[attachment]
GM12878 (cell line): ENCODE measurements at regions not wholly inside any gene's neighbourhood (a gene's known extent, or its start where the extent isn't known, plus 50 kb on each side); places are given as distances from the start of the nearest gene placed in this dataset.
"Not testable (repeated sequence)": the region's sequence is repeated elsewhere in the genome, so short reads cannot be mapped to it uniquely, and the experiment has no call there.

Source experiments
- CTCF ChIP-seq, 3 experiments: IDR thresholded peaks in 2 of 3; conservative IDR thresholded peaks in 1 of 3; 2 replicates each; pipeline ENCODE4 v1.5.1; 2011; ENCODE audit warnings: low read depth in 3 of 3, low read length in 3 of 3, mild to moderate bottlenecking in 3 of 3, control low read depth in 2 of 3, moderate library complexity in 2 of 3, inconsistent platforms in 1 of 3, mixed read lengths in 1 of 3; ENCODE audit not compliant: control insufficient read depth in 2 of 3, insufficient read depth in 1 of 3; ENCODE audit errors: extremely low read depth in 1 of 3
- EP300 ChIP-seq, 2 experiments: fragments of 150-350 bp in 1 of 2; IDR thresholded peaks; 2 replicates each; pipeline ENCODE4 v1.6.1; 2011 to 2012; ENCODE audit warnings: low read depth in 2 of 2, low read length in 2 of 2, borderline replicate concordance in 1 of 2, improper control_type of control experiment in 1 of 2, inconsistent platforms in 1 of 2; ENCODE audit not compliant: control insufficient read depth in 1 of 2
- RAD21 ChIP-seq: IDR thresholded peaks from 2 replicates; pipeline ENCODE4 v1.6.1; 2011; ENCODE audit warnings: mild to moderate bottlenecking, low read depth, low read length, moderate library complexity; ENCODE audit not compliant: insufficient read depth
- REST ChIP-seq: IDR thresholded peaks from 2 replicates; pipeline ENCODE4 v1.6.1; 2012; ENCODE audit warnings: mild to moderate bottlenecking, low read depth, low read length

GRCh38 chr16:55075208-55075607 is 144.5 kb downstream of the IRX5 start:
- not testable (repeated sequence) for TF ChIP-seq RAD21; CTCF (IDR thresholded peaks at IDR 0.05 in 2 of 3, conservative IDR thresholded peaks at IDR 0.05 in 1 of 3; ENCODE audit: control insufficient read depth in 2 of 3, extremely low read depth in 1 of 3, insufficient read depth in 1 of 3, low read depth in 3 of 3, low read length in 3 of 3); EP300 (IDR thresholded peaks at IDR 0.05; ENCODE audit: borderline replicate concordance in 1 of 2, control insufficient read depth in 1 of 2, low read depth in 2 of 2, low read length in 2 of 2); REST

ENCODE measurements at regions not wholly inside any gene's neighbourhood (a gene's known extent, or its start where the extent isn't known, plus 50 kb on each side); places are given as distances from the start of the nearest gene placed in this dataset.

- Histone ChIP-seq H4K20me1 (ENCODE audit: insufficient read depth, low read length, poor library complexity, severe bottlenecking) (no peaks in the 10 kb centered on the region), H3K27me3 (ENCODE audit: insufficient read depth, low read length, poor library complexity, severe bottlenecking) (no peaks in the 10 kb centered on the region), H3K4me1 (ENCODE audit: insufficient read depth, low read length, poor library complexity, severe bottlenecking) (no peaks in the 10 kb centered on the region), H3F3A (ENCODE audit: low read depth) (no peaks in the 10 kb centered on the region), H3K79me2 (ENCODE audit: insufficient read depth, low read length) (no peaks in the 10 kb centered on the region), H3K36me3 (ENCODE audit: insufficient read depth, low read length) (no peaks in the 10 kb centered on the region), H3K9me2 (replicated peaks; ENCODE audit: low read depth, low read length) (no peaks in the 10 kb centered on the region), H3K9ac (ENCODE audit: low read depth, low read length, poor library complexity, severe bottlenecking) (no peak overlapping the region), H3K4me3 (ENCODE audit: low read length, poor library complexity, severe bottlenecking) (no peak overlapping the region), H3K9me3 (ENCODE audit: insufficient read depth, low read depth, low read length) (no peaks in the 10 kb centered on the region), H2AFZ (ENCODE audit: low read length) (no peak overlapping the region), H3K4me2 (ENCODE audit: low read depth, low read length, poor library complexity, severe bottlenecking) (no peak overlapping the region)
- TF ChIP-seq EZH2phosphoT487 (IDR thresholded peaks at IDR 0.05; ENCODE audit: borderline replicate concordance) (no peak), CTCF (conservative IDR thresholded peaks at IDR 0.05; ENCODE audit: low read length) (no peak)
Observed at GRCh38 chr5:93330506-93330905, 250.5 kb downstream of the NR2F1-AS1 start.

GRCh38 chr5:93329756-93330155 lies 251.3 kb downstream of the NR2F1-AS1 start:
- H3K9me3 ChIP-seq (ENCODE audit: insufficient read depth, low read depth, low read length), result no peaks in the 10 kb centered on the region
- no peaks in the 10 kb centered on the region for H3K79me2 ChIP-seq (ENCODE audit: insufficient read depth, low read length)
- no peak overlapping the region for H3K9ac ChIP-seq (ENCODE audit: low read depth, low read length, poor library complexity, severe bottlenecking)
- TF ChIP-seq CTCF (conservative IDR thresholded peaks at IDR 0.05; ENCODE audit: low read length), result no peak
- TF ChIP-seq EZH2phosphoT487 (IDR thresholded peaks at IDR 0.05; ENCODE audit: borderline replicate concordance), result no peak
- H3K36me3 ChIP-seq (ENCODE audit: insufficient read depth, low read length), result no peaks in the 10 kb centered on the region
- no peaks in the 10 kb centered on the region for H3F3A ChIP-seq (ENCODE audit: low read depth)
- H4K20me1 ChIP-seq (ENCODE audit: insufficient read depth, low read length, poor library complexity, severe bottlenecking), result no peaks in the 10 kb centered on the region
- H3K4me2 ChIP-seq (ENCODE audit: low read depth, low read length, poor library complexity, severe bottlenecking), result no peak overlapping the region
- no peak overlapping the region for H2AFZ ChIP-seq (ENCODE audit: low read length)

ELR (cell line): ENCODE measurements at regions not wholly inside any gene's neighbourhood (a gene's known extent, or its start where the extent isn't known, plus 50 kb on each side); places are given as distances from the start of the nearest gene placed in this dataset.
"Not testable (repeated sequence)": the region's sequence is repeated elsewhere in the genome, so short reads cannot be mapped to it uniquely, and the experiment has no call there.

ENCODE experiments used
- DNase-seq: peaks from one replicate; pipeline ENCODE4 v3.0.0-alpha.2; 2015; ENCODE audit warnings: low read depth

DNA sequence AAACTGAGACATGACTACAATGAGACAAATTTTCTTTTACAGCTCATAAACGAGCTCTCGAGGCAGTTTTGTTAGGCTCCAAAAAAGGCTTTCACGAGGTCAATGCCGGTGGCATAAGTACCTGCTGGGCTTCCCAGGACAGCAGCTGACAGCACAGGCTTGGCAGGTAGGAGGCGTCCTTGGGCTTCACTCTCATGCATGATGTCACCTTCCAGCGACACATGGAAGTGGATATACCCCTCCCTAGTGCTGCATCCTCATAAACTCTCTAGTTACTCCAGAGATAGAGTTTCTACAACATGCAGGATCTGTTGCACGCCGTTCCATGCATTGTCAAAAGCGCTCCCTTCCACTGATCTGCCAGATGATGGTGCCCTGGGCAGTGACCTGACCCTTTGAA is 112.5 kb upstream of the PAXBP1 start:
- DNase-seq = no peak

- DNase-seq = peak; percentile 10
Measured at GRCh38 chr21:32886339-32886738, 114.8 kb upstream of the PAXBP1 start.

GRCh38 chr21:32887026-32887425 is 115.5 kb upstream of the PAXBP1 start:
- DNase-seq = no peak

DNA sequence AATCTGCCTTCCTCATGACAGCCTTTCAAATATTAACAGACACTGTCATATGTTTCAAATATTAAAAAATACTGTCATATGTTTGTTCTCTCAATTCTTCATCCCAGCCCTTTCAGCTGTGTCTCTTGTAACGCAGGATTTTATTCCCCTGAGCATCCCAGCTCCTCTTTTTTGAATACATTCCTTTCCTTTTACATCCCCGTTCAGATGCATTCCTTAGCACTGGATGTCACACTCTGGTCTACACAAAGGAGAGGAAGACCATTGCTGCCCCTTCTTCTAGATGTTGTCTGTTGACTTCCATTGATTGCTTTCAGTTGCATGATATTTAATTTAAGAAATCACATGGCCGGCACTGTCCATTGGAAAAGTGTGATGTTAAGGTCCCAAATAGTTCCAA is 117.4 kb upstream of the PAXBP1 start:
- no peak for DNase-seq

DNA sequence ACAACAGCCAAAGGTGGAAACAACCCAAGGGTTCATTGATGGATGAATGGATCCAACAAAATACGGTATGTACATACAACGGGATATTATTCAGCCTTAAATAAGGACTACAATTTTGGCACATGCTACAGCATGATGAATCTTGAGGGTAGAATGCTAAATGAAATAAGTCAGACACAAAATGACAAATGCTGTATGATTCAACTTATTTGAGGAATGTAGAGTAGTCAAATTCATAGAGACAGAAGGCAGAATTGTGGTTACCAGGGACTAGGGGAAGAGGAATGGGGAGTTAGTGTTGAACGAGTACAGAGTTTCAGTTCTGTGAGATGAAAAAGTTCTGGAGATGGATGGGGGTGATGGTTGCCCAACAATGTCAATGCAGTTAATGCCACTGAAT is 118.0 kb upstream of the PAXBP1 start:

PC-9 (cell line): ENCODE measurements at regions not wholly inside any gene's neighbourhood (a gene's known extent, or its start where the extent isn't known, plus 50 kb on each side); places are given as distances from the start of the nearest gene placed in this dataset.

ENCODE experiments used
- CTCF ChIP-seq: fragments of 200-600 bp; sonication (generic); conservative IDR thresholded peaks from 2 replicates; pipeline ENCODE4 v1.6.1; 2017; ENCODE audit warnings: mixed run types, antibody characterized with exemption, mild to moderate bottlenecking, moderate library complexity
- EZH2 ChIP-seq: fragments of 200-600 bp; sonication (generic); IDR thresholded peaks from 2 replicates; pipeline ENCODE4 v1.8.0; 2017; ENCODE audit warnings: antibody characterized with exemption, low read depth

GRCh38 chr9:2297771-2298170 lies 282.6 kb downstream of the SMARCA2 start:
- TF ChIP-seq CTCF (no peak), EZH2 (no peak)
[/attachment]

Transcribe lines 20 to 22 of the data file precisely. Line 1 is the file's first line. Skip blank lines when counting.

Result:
- H3K36me3 ChIP-seq (ENCODE audit: insufficient read depth, low read length), result no peaks in the 10 kb centered on the region
- no peaks in the 10 kb centered on the region for H3F3A ChIP-seq (ENCODE audit: low read depth)
- H4K20me1 ChIP-seq (ENCODE audit: insufficient read depth, low read length, poor library complexity, severe bottlenecking), result no peaks in the 10 kb centered on the region